Releasing more energy in one second than the sun will in its entire ten-billion-year-lifetime, gamma ray bursts are some of the universe’s most powerful phenomena.
The energy is released in a focused jet of electromagnetic waves, meaning they can travel billions of light years and still look bright to us on Earth.
While all the bursts we see come from distant galaxies, there is a slight chance the same thing could happen much closer to home – and if it does, life on Earth will be wiped out without warning.
Our planet’s magnetic field and ozone protect us from most of the dangerous space radiation, but if we were zapped with anything much more energetic, or from something closer, we would not be likely to survive.
Gamma ray bursts (GRBs), energetic jets of gamma rays that come from black holes, can be created in two different ways – resulting in long or short GRBs. They are created from some of the most violent deaths in the universe.
‘Long GRBs last about a minute, and scientist think they are produced by supernova: when the core of a massive star collapses to become a black hole,’ the video says.
‘Short GRBs last a second, and are produced when two neutron stars in a binary merge.’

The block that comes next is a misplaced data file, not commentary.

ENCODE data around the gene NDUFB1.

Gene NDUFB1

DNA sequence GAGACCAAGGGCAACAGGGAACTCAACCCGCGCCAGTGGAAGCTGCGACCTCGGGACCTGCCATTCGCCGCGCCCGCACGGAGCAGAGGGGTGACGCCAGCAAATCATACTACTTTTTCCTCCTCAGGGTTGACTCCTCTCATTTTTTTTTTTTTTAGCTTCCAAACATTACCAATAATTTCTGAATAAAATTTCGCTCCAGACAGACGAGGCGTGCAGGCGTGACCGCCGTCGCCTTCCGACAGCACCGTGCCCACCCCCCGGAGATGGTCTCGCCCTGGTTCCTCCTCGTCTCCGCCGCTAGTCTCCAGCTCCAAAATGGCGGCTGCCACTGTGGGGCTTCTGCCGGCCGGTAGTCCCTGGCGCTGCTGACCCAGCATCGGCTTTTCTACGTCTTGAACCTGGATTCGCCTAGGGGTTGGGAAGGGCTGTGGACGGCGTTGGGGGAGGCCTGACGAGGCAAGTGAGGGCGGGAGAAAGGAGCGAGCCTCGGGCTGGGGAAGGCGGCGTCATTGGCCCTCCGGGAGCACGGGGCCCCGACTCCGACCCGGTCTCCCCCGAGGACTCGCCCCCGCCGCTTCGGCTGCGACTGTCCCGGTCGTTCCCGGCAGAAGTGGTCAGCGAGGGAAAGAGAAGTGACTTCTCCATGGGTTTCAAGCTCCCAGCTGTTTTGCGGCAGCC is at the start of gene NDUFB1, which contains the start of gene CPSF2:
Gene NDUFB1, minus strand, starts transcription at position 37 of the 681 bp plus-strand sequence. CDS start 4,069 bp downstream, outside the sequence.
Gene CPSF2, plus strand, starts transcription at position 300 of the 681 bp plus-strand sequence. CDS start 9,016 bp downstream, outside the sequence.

Over millions of years, their orbits decay by emmiting gravitational waves. Once they are close enough to touch, they crash and splash into each other, forming a black hole.
Gamma rays are a much more energetic form of light than the light we can see. A single gamma ray photon is more energetic than 1 million visible light photons combined, and is capable of disrupting our DNA.
A gamma ray burst is the equivalent of taking all the stars within a hundred million light years and focussing it into one kind of energetic 'laser beam'.
Because gamma rays travel at the speed of light, we would have no warning of the attack until it hit us. By that point it would be too late, and most complex life on Earth would be dead, DailyMail reports.